Despite the downgrade, Kvaal says Apple remains a “reasonable investment” for shareholders who intend to hold the stock for an extended period of time and can afford to ignore the impact of individual iPhone cycles. He says Apple’s services growth, its enterprise business, the Apple Watch and other initiatives are signs that Apple’s innovation will continue to drive the company for years to come. In addition to the “neutral” rating, Nomura has lowered its price target for Apple stock from $185 to $175. If this is a “normal” cycle that Apple goes through every few years, then this isn’t something anyone should be worried about right? It seems that way, so if you’ve got Apple stock already and can wait, you’ll likely be in good shape.
Jeffry Kvaal, an analyst at Nomura’s Instinet brokerage agency sent out a note yesterday morning, downgrading Apple’s stock rating from “Buy” to “Neutral”. Why did this happen exactly? He believes that the stock gains for the iPhone X are in what he’s calling “late innings”. The note reads “we believe unit growth, if not quite ASP growth, is well anticipated by consensus and a historically full multiple”. But that’s not all, Kvaal also noted that Apple’s services arm still only accounts for about 15% of the company’s overall operations. Most of the company is dependent on hardware sales. Which puts the iPhone X in an interesting position.
What am I talking about exactly? This hasn’t been a typical year for Apple, although some argue that it should be. Normally, we would have only seen the iPhone 8 released this year, which was released in September 2017. This follows a typical pattern for Apple. Although, they have released other phones that supplement the main phones, but at different times of the year. Think the SE or the iPhone 5c. It’s suggested that the release of the iPhone X is actually causing the unusual pattern in Apple’s stock.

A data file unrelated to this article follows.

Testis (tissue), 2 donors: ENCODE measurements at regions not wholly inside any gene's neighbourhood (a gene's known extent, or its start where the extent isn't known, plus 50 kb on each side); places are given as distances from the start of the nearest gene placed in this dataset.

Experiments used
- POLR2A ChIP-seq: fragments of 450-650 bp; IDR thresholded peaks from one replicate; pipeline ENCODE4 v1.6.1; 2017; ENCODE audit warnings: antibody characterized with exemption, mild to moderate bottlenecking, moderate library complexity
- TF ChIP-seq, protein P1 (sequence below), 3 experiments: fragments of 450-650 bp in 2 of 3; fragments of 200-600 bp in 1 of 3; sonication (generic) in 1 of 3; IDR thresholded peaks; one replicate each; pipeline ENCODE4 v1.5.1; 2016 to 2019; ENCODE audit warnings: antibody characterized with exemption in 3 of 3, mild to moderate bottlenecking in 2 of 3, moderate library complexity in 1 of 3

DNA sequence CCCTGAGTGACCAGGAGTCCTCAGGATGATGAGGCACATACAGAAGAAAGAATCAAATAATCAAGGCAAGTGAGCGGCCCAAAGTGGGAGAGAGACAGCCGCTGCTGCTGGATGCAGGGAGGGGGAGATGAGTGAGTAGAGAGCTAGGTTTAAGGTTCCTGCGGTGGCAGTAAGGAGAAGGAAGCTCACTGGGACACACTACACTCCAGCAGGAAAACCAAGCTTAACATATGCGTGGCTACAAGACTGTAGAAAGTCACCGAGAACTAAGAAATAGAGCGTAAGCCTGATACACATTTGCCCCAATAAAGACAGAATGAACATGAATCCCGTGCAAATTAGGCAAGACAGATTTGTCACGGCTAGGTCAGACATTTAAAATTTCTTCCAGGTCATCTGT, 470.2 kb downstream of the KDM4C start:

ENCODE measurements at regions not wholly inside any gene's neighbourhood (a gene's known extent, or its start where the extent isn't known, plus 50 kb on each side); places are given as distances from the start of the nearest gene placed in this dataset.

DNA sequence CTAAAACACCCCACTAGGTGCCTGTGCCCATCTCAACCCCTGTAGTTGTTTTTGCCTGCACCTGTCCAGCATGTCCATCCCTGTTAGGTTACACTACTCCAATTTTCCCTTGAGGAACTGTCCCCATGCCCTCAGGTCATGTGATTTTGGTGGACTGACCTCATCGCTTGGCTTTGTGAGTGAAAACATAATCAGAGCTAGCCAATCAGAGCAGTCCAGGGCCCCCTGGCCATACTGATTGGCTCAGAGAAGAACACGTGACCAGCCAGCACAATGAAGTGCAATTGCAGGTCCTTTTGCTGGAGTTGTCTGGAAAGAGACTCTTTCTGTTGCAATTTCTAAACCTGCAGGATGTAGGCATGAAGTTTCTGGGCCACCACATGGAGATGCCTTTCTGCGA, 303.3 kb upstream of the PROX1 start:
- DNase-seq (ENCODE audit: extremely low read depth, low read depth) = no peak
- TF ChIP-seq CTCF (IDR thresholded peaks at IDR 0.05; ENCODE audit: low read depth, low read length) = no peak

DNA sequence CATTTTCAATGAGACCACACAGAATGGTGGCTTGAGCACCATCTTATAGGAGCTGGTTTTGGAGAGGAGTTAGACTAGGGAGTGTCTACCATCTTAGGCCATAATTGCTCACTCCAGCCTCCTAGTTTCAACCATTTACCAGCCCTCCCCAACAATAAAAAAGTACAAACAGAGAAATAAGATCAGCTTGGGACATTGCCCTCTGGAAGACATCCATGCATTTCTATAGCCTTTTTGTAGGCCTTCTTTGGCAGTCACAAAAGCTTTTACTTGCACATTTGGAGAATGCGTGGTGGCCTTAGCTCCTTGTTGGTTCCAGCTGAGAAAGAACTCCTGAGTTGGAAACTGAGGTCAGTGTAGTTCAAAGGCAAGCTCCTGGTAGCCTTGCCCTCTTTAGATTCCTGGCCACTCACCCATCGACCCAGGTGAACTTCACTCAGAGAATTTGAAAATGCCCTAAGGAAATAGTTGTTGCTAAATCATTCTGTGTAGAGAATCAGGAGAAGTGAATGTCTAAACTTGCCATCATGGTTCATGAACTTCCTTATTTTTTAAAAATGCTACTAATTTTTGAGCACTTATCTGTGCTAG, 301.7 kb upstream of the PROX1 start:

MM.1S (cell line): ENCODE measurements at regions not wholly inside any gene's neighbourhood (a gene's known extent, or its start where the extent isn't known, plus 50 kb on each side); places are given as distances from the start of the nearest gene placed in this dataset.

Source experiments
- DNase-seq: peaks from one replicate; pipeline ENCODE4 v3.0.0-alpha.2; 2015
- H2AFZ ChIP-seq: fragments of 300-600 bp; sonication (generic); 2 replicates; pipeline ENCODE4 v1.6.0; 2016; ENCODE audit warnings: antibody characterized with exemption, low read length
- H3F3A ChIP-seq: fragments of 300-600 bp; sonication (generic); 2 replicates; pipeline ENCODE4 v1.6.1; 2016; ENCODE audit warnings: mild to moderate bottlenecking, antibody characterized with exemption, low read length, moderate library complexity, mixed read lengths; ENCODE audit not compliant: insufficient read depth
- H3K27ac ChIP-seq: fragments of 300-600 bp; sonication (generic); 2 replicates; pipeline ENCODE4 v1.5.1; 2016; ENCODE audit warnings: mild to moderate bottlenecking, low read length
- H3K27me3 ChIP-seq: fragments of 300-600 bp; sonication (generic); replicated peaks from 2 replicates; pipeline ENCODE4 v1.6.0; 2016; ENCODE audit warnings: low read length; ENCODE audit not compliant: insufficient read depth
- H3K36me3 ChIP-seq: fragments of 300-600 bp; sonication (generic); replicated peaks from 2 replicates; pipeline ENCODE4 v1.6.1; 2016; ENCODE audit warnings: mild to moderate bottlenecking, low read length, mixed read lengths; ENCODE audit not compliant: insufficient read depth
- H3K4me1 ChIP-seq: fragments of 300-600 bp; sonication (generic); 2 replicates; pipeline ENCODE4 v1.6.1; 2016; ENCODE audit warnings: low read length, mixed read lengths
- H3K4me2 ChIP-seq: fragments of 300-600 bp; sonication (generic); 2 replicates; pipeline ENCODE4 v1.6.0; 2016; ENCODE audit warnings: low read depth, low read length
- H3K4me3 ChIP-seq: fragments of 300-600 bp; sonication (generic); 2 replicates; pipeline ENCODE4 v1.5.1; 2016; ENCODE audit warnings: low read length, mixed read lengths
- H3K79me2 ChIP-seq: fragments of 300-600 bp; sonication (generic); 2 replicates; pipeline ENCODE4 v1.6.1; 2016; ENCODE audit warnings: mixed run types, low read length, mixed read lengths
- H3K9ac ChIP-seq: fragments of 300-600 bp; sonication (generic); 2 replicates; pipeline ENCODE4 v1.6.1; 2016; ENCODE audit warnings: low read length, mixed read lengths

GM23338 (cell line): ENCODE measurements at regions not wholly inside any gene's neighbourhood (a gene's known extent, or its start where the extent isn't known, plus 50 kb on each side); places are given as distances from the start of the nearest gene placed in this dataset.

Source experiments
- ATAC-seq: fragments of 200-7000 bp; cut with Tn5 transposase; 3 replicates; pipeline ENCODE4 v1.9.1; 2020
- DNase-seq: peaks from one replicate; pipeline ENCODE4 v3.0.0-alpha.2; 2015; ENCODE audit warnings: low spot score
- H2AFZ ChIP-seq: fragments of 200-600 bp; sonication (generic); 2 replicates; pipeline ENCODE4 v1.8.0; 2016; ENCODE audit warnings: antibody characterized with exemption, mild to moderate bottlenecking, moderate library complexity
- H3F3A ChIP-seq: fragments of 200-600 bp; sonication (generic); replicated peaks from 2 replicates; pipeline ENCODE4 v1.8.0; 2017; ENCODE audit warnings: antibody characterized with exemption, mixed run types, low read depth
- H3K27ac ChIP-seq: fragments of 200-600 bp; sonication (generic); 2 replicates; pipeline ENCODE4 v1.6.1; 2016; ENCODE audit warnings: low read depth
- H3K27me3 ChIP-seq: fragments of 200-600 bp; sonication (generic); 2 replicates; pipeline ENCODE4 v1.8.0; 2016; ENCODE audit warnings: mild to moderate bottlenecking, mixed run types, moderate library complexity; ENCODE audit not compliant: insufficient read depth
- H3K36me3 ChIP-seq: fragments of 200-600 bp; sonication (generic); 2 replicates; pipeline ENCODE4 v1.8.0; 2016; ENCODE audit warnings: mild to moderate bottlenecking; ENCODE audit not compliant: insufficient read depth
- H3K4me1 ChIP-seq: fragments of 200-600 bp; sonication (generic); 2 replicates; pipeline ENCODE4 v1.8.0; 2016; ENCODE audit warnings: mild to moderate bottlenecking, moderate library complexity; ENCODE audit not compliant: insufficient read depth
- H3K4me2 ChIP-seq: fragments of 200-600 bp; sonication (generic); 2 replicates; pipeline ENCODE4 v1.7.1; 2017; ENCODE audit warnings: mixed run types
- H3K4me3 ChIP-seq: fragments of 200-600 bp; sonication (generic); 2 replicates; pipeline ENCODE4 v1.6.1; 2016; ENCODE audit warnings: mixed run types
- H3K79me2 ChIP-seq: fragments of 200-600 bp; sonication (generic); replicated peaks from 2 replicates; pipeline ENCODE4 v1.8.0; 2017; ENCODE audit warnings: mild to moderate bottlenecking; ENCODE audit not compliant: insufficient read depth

The other possible reason for the change in the stock is that the iPhone X is radically different from all other iPhones before it. Does this sound familiar? It should as I’ve been saying that for months. Apple has even billed the phone as “the future of the smartphone”. This is why analysts and investors started to talk about a supercycle, where the bulk of customers coming from the older iPhone 6, were predicted to move towards the iPhone X.
Kvaal has a different theory though. He suggests that the shares fell 41% after the iPhone 5 launch, and 27% after the release of the iPhone 6. Obviously, the shares recovered, but it took approximately 20 months to do so – in each case. Which means, he thinks this is normal. In addition, he suggests that the tax reform won’t be enough to change this historical pattern. Other analysts, however, don’t have the same opinion as him. They are suggesting that the reaction to the iPhone X launch sent Apple watchers into a frenzy, and therefore the stock is doing well.
Nomura has reduced its fiscal 2018 iPhone unit sales forecast from 265 million to 245 million, roughly in line with consensus forecasts of 242 million. In addition, the firm has reduced its 2018 earnings per share estimate from $11.75 to $11.50.
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